Friday, August 02, 2013

National Day thoughts

V and I often joke about our generational gap. Though he is only older by 4 years, he grew up in a kampung, playing games of a much earlier era, chasing rabbits and chickens. On the other hand, I have only known the public housing flats that have since become an ubiquitous feature of Singapore life, while the kampungs vanished over fleeting decades. A person born during the time our country became independent would have seen such a transformation that it is as if he has entered a different world. Has life become better? Since Singaporeans have one of the longest life expectancies in the world, how can anyone not think so? I mean, we must be doing something wonderfully right if everyone is living to a ripe old age! 

Yet though our country has never been richer, a corrosive sense of cynicism and discontent seems to have pervaded the national spirit. The new National Day song, predictably, has been attacked by caustic criticism. Frankly, given the current mood, any masterpiece would have suffered the same fate. People are just angry and bitter, at war with their neighbours. Much has been said about our famed competitiveness leading to heightened stress and anxiety, yet dear friends, when we aren't fretting over things that are truly in short supply (like COEs), we are having epic rows over who deserves to buy more Hello Kitty dolls! Why create more angst for yourself than necessary? Maybe everyone secretly fears that he is missing out on something that his neighbour has. It is hard to be contented when everyone else seems to have so much more.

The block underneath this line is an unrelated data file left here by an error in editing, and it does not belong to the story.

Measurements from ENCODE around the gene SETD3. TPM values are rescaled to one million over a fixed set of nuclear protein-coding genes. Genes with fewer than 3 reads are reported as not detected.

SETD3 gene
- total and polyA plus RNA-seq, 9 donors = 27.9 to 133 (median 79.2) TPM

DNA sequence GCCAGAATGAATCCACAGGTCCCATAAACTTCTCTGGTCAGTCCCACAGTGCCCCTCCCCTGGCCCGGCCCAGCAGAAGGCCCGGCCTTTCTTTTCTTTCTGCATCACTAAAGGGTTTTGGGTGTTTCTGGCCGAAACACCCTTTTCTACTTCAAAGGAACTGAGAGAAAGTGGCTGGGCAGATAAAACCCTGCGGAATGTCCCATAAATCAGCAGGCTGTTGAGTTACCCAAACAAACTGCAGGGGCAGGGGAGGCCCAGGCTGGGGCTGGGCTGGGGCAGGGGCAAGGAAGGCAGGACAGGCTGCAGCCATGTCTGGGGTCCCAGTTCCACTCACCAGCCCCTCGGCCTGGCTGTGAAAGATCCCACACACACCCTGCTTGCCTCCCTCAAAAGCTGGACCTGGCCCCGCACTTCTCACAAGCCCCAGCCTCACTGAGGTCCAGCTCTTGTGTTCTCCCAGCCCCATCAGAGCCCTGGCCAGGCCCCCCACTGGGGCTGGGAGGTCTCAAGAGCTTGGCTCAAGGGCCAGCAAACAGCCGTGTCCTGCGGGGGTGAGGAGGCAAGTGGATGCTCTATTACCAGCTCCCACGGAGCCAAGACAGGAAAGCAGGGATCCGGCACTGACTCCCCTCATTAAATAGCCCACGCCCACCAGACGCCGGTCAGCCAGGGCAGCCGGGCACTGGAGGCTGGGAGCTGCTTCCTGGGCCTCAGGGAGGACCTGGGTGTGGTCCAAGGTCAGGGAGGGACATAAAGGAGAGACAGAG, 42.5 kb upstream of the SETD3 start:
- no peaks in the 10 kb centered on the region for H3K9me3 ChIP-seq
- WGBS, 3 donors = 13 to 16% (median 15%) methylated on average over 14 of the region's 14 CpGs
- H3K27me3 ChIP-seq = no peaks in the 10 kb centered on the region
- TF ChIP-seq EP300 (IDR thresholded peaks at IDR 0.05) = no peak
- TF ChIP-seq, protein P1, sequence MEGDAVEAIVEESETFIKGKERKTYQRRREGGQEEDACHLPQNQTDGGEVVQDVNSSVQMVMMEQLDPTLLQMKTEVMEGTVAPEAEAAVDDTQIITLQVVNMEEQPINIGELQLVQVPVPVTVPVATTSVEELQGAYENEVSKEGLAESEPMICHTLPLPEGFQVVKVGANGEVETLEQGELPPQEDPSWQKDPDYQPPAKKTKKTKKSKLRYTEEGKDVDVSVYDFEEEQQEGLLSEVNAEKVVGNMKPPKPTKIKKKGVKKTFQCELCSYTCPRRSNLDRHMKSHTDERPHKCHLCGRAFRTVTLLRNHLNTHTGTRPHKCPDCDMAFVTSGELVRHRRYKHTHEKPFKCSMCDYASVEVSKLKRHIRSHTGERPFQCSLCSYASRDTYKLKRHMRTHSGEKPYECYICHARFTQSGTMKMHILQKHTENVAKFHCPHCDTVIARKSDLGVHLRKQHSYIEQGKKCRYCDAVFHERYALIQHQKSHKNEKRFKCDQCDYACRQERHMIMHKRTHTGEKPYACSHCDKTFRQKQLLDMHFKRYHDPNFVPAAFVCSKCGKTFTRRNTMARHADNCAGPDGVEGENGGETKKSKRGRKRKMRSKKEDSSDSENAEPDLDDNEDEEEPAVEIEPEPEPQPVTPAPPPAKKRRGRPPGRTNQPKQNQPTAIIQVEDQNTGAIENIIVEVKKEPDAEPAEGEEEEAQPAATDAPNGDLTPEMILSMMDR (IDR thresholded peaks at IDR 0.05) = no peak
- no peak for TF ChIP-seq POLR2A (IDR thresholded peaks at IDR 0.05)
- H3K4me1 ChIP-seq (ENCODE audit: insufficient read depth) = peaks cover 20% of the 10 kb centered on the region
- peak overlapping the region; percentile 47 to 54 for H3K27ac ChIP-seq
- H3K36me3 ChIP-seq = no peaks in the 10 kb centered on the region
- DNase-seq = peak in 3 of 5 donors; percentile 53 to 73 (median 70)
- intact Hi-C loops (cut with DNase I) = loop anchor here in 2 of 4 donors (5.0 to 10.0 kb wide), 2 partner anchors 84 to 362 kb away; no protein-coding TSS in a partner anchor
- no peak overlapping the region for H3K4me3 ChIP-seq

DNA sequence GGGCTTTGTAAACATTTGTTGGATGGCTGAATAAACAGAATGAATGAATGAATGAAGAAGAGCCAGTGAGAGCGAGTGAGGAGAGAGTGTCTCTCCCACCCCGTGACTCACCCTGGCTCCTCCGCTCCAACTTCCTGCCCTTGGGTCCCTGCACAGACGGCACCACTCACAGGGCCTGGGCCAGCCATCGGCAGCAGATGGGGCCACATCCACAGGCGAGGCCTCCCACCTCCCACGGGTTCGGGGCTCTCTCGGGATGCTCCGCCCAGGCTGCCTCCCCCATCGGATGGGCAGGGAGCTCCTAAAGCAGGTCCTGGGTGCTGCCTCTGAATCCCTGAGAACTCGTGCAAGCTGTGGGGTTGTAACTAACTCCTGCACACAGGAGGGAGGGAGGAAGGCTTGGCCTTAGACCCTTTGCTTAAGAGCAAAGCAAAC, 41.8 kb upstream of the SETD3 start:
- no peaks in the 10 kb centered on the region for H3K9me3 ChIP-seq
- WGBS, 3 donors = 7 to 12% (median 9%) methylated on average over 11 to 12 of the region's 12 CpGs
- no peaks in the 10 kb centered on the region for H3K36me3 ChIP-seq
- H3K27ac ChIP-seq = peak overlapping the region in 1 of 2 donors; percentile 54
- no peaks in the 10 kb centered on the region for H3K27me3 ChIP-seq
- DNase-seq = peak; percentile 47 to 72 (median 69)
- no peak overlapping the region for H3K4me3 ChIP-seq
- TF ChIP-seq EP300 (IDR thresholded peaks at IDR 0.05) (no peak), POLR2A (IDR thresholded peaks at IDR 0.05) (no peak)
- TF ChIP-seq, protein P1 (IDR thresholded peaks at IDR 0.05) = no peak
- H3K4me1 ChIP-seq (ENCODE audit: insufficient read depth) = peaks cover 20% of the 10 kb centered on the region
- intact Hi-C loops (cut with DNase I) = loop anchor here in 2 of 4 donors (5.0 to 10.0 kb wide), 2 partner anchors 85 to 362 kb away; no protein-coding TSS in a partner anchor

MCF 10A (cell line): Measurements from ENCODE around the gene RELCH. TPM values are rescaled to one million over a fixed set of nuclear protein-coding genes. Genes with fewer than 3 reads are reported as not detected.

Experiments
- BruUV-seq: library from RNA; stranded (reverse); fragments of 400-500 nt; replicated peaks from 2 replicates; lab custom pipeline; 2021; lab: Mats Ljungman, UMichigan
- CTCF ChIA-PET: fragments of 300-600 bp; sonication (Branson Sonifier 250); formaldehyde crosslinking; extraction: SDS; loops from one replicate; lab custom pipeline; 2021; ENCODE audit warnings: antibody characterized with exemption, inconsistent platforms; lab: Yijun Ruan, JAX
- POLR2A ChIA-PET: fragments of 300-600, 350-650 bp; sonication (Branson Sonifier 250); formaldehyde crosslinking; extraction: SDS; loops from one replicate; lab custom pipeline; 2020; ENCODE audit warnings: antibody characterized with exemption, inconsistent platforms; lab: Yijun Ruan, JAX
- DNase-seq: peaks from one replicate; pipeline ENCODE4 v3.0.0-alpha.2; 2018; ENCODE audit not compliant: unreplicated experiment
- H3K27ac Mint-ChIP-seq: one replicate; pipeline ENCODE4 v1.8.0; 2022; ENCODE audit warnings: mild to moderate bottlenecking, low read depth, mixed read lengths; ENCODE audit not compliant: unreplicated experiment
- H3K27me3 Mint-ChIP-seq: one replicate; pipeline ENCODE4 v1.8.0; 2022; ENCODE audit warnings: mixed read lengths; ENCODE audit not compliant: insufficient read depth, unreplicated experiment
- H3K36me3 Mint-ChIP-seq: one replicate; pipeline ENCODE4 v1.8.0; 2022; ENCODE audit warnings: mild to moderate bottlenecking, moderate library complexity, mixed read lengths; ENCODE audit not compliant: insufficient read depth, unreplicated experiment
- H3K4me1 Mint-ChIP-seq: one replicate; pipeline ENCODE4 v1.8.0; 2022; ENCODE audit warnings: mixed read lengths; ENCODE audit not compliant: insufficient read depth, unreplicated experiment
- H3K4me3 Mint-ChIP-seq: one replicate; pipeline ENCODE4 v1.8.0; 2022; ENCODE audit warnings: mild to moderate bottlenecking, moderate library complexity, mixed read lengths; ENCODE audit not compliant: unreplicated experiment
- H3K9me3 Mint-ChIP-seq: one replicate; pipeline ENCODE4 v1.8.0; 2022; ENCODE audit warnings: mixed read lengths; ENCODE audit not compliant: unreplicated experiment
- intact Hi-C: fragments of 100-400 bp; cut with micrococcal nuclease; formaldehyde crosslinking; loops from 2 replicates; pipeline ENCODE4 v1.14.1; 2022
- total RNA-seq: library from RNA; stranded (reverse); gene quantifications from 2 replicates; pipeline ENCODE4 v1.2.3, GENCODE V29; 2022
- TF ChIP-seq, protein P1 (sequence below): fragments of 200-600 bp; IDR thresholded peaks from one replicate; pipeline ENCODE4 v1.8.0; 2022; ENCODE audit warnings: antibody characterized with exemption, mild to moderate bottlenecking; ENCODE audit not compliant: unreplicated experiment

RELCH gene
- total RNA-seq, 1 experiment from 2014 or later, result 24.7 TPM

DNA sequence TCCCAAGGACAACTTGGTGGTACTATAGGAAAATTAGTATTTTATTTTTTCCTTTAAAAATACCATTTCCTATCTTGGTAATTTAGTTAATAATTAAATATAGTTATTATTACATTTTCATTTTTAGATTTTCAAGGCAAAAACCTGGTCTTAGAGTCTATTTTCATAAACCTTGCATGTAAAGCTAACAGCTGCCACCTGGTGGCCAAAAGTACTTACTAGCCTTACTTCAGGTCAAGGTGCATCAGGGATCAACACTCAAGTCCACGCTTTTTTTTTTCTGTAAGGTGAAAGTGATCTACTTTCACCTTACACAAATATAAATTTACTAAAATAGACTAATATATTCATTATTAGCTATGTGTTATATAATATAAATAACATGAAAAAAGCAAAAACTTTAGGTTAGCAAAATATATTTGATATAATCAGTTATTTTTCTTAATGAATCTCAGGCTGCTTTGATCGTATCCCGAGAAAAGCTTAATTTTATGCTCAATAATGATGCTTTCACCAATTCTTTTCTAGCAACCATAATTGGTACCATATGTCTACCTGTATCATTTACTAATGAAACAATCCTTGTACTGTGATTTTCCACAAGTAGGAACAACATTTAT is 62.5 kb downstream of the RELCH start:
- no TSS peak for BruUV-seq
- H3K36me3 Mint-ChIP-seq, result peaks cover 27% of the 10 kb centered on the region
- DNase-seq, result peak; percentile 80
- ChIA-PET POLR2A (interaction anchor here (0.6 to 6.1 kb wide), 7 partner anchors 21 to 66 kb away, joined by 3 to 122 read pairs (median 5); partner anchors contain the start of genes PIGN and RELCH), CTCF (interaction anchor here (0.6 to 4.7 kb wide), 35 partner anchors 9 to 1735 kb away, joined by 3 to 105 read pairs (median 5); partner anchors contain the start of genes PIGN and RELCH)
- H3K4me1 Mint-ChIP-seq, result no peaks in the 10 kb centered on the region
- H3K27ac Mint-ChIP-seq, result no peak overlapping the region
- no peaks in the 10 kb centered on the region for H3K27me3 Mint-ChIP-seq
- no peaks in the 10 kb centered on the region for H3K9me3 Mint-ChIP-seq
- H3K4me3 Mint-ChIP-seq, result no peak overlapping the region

Sometimes, on trips to the region, I wonder if what I am doing really generates value that is worth so much more than the work of the hotel staff serving us. Am I earning ten times their salary because I am ten times cleverer and ten times more hardworking? Much as I would like to think so, the truth is everyone who graduates satisfactorily here expects at least a middle-class lifestyle, by virtue of our birth into a wealthy society. And most of the time, it happens. But to take all these for granted, and then to demand more because others have more, is nothing short of covetousness. I really think that if we have lower expectations of how much we are entitled to, we would all be happier. And only then would we be able to enjoy the comforts that we can afford. 

1 comment:

Rabbits' Guy said...

Well by gosh, when you get that answered, you let us know. Most of ua wonder that too. (What's it all about, Alfie."